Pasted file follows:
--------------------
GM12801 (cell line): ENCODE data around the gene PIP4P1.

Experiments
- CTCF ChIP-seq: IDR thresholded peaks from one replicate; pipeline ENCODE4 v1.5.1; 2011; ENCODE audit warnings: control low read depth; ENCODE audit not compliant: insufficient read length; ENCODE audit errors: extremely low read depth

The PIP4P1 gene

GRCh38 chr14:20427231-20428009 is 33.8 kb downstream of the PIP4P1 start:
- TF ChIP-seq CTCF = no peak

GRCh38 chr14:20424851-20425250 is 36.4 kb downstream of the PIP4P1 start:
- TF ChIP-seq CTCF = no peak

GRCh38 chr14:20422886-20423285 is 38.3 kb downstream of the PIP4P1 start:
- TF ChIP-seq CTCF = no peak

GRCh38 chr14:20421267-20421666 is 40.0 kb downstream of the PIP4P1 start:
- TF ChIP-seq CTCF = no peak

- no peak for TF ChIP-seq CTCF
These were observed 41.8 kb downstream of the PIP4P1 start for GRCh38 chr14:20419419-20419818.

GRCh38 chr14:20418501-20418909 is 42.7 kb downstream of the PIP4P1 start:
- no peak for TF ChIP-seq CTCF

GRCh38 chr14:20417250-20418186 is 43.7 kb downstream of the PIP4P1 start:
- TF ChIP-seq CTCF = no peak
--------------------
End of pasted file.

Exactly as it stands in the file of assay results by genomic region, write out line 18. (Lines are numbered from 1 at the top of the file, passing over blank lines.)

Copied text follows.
- TF ChIP-seq CTCF = no peak